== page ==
‘You heard that?’ said Alfie, as the dogs, T, Abel and Will walked back to the railway station. ‘Abel said bye bye, black dog.’
‘His language is coming on,’ remarked T, ‘but did you see him scream and kick? He is so pleased when he says something new, but he gets frustrated when he cannot make Will understand.’
‘Even though we can read his thoughts without words,’ flashed Ajax. ‘Why can’t humans just do that?’
‘Sometimes they can. Will knows when Abel is tired and needs picking up. But this afternoon Abel wanted to play on the lift at the gallery, and the gallery is closed. Abel likes the world to be predictable. When he comes to Margate he likes to eat fish and chips with Will, to play in the lift, and to splash in the pool on the beach. He’ll be working the lift at the station right now.’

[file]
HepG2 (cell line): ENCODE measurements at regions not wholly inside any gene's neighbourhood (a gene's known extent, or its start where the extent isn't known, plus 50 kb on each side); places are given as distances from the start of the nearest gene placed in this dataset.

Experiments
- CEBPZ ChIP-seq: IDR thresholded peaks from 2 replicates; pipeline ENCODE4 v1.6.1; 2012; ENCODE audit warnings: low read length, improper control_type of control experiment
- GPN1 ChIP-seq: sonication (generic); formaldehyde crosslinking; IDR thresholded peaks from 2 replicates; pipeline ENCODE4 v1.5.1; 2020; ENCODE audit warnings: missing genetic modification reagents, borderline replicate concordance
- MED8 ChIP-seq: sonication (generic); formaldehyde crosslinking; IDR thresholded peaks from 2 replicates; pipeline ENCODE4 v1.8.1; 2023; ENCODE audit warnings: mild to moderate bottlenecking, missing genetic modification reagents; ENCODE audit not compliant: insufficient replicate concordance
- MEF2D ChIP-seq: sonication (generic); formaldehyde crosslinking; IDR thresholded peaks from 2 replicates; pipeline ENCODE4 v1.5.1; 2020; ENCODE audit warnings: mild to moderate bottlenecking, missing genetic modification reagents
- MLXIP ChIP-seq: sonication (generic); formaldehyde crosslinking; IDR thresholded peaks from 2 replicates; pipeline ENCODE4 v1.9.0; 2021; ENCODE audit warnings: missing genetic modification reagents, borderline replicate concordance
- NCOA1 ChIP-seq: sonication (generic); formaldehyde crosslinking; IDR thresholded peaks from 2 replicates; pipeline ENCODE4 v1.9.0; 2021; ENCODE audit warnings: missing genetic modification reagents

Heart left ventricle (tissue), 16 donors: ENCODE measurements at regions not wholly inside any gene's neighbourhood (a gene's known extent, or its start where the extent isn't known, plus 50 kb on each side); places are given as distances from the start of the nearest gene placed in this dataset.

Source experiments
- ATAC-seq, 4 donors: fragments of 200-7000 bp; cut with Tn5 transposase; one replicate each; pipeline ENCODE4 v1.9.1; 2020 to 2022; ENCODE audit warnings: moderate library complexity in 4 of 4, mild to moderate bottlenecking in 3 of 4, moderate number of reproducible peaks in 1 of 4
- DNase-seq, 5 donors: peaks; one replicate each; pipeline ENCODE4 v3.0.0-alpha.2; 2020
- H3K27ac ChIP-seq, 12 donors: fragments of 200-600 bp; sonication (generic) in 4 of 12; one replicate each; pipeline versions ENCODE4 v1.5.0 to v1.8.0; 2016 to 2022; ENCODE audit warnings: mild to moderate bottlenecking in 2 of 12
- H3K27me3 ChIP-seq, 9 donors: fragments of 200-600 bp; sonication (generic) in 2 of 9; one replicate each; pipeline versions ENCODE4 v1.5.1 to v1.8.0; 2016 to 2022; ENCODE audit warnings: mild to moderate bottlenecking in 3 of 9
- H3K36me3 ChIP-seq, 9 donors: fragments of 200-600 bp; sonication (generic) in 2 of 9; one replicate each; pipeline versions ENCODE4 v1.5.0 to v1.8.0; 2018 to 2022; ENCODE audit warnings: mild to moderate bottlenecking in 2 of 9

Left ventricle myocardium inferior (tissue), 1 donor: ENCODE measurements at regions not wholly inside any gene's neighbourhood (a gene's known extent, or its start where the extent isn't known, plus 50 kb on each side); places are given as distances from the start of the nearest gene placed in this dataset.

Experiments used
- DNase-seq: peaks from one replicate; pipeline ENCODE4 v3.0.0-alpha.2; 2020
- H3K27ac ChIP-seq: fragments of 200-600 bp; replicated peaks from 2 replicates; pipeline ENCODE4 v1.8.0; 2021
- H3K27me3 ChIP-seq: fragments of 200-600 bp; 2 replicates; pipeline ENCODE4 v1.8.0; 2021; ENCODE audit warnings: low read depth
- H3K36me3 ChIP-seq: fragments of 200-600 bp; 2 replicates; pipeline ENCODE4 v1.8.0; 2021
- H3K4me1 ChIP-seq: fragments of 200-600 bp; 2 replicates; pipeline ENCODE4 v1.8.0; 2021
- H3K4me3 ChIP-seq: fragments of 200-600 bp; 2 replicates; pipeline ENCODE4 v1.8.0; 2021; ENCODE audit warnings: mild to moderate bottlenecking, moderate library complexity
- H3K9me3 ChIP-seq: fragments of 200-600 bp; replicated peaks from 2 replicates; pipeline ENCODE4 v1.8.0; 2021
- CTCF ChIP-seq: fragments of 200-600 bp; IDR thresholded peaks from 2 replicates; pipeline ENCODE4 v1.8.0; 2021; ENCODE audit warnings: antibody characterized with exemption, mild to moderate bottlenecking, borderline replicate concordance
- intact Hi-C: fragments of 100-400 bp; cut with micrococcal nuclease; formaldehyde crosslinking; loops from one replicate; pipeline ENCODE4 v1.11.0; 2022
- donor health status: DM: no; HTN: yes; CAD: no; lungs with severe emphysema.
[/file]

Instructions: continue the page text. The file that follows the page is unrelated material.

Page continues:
T realised he was talking to himself. The chihuahuas had put a safe distance between themselves and the pool, and were no longer listening.
‘That was predictable,’ mused T. ‘I guess there’s predictable and predictable. We came to bring peace, but I’m not sure we knew what peace on earth would mean. Some Earthlings would go along with pod life, safely fed and entertained, no quarrels because there’s nothing to quarrel about.
‘Even though he likes working the lift, I don’t think Abel would enjoy being cared for by sensitive robots. But then we’ve not bred for centuries, which has stopped quarrels about mates; so what do we know about children? It’s there in the libraries, how to love a child and share life with it. That would rock a few of our citizens.
‘Mind you, sharing among ourselves is changing those two, and maybe me as well.
‘Hey, who’s that Alfie’s talking to? I can’t pick up his vibes at all!’